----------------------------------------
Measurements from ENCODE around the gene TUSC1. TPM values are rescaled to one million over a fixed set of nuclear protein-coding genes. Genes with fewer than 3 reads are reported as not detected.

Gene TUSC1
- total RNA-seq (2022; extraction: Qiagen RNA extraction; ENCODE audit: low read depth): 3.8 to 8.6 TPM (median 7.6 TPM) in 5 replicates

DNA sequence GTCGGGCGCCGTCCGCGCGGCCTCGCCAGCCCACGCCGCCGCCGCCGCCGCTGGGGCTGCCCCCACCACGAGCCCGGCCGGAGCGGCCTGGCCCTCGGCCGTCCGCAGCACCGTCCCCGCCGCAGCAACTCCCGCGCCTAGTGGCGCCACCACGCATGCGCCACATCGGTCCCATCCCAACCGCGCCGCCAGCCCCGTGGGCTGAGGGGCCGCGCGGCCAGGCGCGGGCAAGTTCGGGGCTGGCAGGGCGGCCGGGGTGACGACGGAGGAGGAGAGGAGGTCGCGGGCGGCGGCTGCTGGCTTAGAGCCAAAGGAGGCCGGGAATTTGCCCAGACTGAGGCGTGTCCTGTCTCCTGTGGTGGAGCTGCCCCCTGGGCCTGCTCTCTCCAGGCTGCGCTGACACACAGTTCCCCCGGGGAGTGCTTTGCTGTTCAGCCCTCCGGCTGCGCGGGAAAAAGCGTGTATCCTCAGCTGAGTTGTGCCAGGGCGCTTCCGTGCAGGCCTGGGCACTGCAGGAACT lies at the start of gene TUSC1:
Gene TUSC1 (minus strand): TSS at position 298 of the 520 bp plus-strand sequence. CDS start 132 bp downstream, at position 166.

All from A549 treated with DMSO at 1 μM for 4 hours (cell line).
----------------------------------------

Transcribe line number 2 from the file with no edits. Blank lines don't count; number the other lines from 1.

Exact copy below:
Gene TUSC1